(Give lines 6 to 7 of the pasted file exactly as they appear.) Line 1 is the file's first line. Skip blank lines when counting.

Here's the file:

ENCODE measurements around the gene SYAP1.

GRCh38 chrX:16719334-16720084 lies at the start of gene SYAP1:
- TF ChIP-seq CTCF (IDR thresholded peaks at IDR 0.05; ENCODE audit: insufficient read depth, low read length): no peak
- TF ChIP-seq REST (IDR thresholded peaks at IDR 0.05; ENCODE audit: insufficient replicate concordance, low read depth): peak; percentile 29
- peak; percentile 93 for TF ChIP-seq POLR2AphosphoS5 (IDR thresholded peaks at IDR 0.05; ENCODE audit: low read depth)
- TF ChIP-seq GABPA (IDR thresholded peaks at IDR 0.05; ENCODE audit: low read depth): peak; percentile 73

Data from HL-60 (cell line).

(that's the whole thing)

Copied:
- TF ChIP-seq GABPA (IDR thresholded peaks at IDR 0.05; ENCODE audit: low read depth): peak; percentile 73

Data from HL-60 (cell line).